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December 9, 2019

FIS’ Andy Roe predicts machine learning will dominate payments

By Mohamed Dabo

Digital payment is still in its infancy. Andy Roe, Head of Product Management, International Banking and Payments, writes

Real-time payments are spreading. This year’s Flavors of Fast report from FIS found 54 countries with active real-time payment programs. That’s an increase of 35 percent year-over-year and a fourfold gain since 2014. What’s more growth in global card expenditure shows no sign of abating with double digit growth forecast to continue between now and 2023. (source RBR)

While the growth in global payments is impressive, the digital payment revolution is still only just beginning. Next year more solutions will break through and reach the masses as more investment pours into the industry.

250 million vehicles will include embedded connectivity by the end of 2020. Forty-seven percent of US commuters use in-car connectivity to find a petrol station and order coffee and they use it an average of 65 times a year.

While the smart car lags the smart home, the automobile industry and financial institutions continue to integrate automobiles into the Internet of Things. This will allow consumers to pay directly via their cars for road tolls, car parking, petrol bills and even the drive-through order.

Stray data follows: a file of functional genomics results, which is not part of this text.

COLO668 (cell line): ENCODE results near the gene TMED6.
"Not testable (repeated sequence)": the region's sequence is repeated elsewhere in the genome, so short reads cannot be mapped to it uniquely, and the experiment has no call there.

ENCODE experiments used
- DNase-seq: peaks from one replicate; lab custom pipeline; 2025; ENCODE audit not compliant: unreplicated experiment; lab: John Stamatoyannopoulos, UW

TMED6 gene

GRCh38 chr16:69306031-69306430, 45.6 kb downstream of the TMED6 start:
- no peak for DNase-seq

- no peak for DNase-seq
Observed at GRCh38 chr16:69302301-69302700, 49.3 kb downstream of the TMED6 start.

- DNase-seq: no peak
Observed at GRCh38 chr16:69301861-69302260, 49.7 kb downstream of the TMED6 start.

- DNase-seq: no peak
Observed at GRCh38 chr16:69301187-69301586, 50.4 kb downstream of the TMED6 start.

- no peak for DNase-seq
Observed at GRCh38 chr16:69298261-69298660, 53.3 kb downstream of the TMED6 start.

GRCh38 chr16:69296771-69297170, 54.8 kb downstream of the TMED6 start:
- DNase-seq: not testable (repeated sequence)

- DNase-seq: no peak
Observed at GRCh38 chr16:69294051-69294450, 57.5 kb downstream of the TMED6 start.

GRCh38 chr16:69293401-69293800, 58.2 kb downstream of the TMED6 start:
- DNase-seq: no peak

Consumer behaviour drives faster payments

Changing consumer behaviour will drive demand for invisible payments. Increasingly customers will use a mobile, wearable or another connected device for purchases to save time. The majority of merchants are inclined to offer a universal “buy” button, paving the way to universal acceptance of stored digital payments credentials to converge with invisible payments from an ‘intelligent’ switch.

Business too will start to derive real benefits from the globalisation of faster payments with real-time reconciliation of payments and more tight control of their money movement.

Machine learning

Payment Providers should also embrace “Fraud 2.0” where dynamic risk scoring models that self-learn from every transaction will predict new and previously unknown fraud.

New behavioural biometrics will recognise how a person usually swipes or holds a device. Sixty-five percent of banks say the use of machine learning is a top priority for preventing fraud. This is set to increase out of fear of losing customer trust.

Cloud computing is taking off, as payment providers look to improve speed to market with the latest innovations and cut processing costs, and improve flexibility and reach.

Next year will likely see augmented reality bridge AI and machine learning to human understanding bringing the high street to homes. Consumers can fully experience the goods and the brand without leaving their sofa. This is the new frontier. Investment in ‘Paymentech’ has never been higher with venture capitalists betting big on payment entrants in the $1.9 trillion industry.

The greater the industry consolidation and investment, the faster we will see new technologies mentioned above accelerate in adoption, value and volume.

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